Writing Code Generators with the Code Document Object Model - Part 1
Reviewing the Macro Steps for Creating a Code Generator
Now you have an introductory understanding of the CodeDOM Architecture. To review, it is comprised of classes that inherit from CodeObject and each of these classes represents a code construct in .NET. When you are writing a code generator you are orchestrating these CodeObjects in much the same way as you would if you were actually writing the code. The CodeDOM creates what is referred to as a graph. By picking a specific provider the CodeDOM will perform substitution, substituting CodeObjects in the graph for literal code. In general terms, here are the macro steps for writing a code generator:
- Create an instance of the root code graph element, a CodeCompileUnit
- Add a namespace to the root graph element
- Add types to the namespace
- Add members to the types, including methods, properties, events, and fields
- Add lines of code to the methods
- Request a specific provider and a code generator from that provider
- Generate the code from the graph, writing the output to a file stream
- Compile the output source code
In theory writing a code generator is not too difficult. However, actually writing a code generator does require careful attention to detail and a lot of code.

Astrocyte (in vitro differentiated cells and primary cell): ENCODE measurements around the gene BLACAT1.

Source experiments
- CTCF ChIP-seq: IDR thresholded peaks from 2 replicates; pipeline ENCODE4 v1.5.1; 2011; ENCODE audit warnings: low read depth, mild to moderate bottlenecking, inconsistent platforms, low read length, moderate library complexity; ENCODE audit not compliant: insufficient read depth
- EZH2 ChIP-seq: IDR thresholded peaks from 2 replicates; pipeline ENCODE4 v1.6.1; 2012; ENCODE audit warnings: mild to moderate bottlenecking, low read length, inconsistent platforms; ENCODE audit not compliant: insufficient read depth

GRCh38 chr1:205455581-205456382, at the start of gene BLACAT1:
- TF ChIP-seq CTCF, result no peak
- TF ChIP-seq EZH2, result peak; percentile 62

There is no way Microsoft could know in advance what all of the types programmers would return from an XML Web Service. Caught between a rock and a hard place, Microsoft wanted to make Web Services easy to consume, but there is no one-size fits all client-side proxy. The solution was found in the CodeDOM. The CodeDOM uses Reflection to discover all of the public properties of types returned from a Web Service and with this knowledge spits out a dynamically generated client-side proxy. The proxy class hides the most difficult aspects of calling a Web Service, making Web Services much easier to consume. The CodeDOM can by used by you to support similar kinds of scenarios.
If you find yourself implementing the same pattern many times, or want to ensure that advanced patterns are coded correctly even by junior programmers then write a code generator to generate the code for them. Writing the code generator (see Part 2 of this article) takes more work then writing the actual code, but the generator can dynamically write different versions of the same pattern based on input parameters. For example, if you write a code generator for a typed collection then you could pass in the type to collect and the code generator will write a flawless typed collection every time, assuming the generator is written correctly.
Check out part 2 of this article—same Bat time same Bat channel—for a relatively complex code generator that will give you plenty of examples to work with.
About the Author
Paul Kimmel is a freelance writer for Developer.com and CodeGuru.com. Look for most recent book "Advanced C# Programming" from McGraw-Hill/Osborne on Amazon.com. You can also look for his upcoming book Visual Basic .NET Power Programming from Addison-Wesley. Paul Kimmel is available to help design and build your .NET solutions and can be contacted at firstname.lastname@example.org.
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